The meat-ax approach to downsizing government now being practiced comes right out of the postmodern political philosophy of a history professor who has been plotting his revolution for nearly two decades. Gingrich has synthesized the management theories of Peter F. Drucker and W. Edwards Deming and the futurist vision of Alvin and Heidi Toffler to create nine strategic principles that guide his agenda of minimalist government in the new high-tech global economy. With his flair for technology, Gingrich has created the first Information Age political machine--a computer-linked coalition of conservative think tanks, business groups, radio hosts, and Christian conservatives that has mobilized to hand him a series of victories.

Demoralized Democrats note that even as Gingrich chalks up legislative successes, his negative ratings are soaring, while the President's popularity shows an uptick. "Very few people feel warm and cozy with Newt," says independent Georgia pollster Claibourne Darden. "Newt is an ideologue. He has all the warmth of a pine tree."

And though Democrats admire the Speaker's ability to dominate the national dialogue, they say that many segments of the public are coming to view his vision as extreme. "Everywhere you look, it's tilted toward the billionaires, the corporate special interests," says Representative Rosa L. DeLauro (D-Conn.). "They aren't concerned about kids or working families, veterans or senior citizens. That could help the Democrats." Indeed, Senate Republican moderates acted on this sense of unfairness by blocking the House's legal reform and regulatory freeze.

Still, the Gingrich offensive has confounded the White House, which has adopted a tepid two-track strategy: a "me too" embrace of some reforms and an attack on others as extremist. Says American University political scientist James Thurber: "Newt's strategy is splitting the Democratic Party, and the President has been eclipsed."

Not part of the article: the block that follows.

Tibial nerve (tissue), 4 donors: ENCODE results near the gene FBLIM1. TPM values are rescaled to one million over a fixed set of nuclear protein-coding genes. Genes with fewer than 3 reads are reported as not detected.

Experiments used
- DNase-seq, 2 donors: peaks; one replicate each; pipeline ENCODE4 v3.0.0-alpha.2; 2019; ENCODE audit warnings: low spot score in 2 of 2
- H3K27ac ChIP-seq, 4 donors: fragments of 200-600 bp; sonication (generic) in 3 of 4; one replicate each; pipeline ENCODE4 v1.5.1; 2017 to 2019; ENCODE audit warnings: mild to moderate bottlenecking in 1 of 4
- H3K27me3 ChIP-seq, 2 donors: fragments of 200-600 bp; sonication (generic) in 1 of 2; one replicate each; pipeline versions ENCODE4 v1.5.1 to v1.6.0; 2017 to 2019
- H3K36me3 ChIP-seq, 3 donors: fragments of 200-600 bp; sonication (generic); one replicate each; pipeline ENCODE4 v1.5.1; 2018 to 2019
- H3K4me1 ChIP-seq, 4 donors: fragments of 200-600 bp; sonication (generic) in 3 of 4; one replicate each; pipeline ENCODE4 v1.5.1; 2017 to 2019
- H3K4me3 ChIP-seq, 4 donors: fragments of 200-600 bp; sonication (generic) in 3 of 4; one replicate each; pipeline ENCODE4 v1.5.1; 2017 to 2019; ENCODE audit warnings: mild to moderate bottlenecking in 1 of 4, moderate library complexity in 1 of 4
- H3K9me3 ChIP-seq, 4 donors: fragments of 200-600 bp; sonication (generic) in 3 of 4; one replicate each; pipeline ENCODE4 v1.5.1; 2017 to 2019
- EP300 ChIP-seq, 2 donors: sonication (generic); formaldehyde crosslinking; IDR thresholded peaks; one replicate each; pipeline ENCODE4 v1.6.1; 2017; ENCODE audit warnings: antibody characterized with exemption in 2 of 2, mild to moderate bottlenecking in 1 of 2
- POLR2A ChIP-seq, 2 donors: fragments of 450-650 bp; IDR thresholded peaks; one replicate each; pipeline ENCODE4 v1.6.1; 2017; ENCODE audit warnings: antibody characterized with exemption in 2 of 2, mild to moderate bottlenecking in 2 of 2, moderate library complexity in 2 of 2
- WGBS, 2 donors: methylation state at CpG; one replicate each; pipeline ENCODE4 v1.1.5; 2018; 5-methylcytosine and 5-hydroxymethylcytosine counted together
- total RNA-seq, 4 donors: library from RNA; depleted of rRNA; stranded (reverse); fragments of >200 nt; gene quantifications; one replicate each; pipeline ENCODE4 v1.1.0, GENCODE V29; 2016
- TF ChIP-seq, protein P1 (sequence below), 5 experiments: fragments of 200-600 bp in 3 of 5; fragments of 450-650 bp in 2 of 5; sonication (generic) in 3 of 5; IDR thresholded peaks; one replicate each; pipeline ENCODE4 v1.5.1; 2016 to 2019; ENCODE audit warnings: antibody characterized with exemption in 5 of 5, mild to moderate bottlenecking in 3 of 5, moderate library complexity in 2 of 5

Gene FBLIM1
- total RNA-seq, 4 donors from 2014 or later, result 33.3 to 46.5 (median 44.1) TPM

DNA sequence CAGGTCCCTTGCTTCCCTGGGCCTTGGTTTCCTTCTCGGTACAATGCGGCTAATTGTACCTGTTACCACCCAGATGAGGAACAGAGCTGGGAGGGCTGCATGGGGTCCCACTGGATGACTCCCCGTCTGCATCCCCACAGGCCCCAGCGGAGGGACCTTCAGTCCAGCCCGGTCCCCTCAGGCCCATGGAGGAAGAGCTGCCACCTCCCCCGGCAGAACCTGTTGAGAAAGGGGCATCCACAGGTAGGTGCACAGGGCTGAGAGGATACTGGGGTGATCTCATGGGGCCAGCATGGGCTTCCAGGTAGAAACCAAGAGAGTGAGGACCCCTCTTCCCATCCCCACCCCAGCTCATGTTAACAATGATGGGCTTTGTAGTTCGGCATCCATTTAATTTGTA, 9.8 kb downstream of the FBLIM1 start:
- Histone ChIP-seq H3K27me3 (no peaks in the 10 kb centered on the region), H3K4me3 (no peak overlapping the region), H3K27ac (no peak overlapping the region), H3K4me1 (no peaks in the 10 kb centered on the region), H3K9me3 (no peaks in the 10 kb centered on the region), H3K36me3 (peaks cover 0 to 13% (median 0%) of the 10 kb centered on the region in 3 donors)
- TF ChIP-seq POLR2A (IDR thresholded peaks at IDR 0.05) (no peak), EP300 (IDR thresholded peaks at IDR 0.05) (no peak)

Democrats are convinced that Clinton can reassert his power as President by vetoing hard-right legislation--or merely making the threat to do so. For instance, Clinton's pledge to veto a $16 billion spending-cut plan that exempted GOP pork sent Republicans scurrying to look for compromise, despite Gingrich's grousing that White House staffers reneged on a

deal. Responds senior Clinton adviser George Stephanopoulos: "That's patently untrue."

Gingrich isn't likely to sit down and make peace with Clinton any time soon. That situation leaves the Democrats hoping that Gingrich will overreach and suffer the fate of other radicals who have been consumed by their own revolutions. But confident Gingrichites believe that they are within reach of their ultimate agenda: the biggest political realignment in America since the New Deal.


"Renewing American civilization"


Require welfare recipients and prisoners to work, force the unemployed into training programs as a condition of benefits


Change environmental, tax, and labor laws that prompt manufacturers to export jobs, give companies incentives to increase productivity


Deregulate telecommunications, shrink the FCC


End federal programs such as welfare and public housing, let states and charities try new ideas


Give states and localities broad power over federal functions, including transportation, school lunches, Medicaid, and the arts


Speed purchases of technology, reform civil-service laws to weaken organized labor, and rewrite procurement policies to save money.


Cut some federal programs, transfer others to states, slow the growth rate of others. Find new options to overhaul Medicare and Social Security trust funds


Build no-frills prisons, require prisoners to attend classes and learn job skills. Increase penalties for crimes involving guns


Increase military readiness, assert American might around the world, and avoid multilateral alliances that submerge U.S. sovereignty